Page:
This year I decided, for the sake everyone’s sanity, I would stop trying to be Martha Stewart and scale back on my expectations of myself.  And it was a wonder how much easier and more enjoyable the holidays were. I also decided that instead of working the week between Christmas and New Year’s, as is my custom, I would take my kids down to the Himalayan Institute as part of their Christmas present. This wasn’t their first trip down and I was thrilled they were looking forward to the time away as much as me.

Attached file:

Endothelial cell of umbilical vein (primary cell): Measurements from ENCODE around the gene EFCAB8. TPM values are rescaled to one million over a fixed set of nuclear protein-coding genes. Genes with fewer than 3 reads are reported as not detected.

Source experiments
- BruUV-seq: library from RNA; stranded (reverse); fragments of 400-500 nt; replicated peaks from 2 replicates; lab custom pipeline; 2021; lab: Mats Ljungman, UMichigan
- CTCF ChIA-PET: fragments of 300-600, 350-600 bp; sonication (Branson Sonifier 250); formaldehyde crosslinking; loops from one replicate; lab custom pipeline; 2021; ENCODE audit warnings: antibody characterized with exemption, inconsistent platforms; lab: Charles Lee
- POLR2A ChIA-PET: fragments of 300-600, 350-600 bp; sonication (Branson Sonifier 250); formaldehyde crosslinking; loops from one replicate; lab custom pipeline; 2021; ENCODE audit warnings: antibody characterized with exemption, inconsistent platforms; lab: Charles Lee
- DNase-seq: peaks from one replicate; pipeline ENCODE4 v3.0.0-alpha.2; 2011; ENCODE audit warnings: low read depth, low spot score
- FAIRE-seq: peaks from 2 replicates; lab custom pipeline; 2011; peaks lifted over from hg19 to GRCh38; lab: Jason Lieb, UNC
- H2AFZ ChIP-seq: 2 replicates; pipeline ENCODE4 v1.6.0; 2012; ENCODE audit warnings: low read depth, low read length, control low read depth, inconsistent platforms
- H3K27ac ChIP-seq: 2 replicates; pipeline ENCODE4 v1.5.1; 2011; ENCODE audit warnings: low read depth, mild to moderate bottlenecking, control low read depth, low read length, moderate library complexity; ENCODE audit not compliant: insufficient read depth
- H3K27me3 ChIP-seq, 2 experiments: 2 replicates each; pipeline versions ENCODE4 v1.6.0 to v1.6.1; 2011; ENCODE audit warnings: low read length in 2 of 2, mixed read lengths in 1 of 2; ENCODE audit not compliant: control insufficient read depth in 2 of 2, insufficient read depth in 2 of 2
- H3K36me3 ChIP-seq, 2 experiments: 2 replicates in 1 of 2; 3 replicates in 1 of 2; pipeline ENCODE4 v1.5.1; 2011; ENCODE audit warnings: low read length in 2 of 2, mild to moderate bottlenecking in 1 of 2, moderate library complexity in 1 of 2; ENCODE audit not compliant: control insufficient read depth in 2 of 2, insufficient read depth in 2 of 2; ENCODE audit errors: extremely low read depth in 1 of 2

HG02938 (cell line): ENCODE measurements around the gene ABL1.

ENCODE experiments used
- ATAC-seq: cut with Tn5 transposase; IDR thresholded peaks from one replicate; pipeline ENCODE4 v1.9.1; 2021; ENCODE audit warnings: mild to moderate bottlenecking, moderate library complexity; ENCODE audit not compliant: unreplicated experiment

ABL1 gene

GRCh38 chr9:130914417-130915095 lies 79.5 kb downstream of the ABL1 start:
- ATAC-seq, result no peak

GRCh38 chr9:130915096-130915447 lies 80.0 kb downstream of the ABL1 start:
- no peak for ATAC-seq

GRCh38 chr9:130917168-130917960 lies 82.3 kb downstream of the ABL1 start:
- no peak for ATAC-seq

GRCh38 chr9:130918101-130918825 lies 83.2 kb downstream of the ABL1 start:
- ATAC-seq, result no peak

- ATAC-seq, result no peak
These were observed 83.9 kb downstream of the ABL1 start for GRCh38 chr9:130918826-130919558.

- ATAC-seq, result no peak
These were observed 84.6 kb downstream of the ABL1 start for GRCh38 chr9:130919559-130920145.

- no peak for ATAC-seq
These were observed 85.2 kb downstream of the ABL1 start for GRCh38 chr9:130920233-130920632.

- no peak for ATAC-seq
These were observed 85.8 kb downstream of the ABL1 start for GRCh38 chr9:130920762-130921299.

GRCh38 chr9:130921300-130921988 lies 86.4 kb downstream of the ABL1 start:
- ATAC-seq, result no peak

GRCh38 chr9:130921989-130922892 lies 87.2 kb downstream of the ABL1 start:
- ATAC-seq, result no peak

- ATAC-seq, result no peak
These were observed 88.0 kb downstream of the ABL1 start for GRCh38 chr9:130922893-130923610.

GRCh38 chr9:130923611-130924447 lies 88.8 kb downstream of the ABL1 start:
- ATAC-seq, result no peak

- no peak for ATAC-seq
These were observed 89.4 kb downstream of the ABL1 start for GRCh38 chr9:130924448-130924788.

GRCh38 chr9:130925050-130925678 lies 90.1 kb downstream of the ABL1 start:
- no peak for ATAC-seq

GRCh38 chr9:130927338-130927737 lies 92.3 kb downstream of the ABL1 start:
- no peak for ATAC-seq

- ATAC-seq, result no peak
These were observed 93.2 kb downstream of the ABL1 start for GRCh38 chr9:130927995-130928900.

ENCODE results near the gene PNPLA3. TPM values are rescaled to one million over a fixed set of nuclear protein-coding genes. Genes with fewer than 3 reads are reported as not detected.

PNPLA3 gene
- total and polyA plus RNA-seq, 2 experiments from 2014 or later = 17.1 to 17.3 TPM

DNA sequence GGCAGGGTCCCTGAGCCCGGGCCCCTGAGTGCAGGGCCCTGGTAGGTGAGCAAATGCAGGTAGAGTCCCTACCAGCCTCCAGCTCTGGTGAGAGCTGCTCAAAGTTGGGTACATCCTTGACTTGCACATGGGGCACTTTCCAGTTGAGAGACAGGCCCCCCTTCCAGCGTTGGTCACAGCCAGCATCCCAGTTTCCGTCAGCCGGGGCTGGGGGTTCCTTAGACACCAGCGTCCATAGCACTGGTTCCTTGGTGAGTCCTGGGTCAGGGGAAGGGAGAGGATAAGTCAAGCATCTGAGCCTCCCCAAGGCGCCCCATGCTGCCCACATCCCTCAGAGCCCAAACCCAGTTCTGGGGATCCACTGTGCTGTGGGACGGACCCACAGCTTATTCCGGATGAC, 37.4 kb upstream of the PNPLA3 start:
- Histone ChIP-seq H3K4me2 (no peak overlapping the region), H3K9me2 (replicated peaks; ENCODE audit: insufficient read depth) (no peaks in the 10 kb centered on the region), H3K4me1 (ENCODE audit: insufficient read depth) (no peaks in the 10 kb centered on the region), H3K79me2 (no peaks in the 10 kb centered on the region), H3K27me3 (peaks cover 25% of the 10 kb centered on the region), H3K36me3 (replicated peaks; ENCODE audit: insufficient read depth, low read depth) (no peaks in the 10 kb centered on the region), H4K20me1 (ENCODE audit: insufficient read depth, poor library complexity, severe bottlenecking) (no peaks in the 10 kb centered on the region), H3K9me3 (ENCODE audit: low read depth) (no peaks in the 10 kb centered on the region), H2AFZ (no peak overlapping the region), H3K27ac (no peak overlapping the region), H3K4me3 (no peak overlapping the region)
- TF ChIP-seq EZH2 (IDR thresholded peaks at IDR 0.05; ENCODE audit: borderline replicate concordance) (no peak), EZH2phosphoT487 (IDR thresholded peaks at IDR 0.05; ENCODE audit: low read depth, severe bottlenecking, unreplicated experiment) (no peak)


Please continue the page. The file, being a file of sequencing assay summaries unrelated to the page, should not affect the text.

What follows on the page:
Something magical happens when you make your way down the hill to the Main Building. It’s almost like this invisible cocoon starts to wrap its arms around you in a gentle hug, and this transformation begins. Moment by moment, you feel the weight of the world slowly ease away.  You find yourself smiling at everyone in the halls, holding doors open for others, helping people up and down the stairs that need some extra support. You find there is no impatience with yourself, or with others. You find the time to do the things you always want to do. Like puzzles with  your children and morning hikes to the pond and forest. Or trips to Moka, the on-site chocolate boutique to savour the most decadent chocolate to ever tease your taste buds. Self-judgement and criticism become distant memories. My children, too, melted into the Grace of the Himalayan Institute. They welcomed the opportunity to have “quiet time” and voiced how nice it was to just be able to BE.  They love the gentle rhythm that is HI. I love the fact that they are happy to visit and appreciate the wonder of such a place.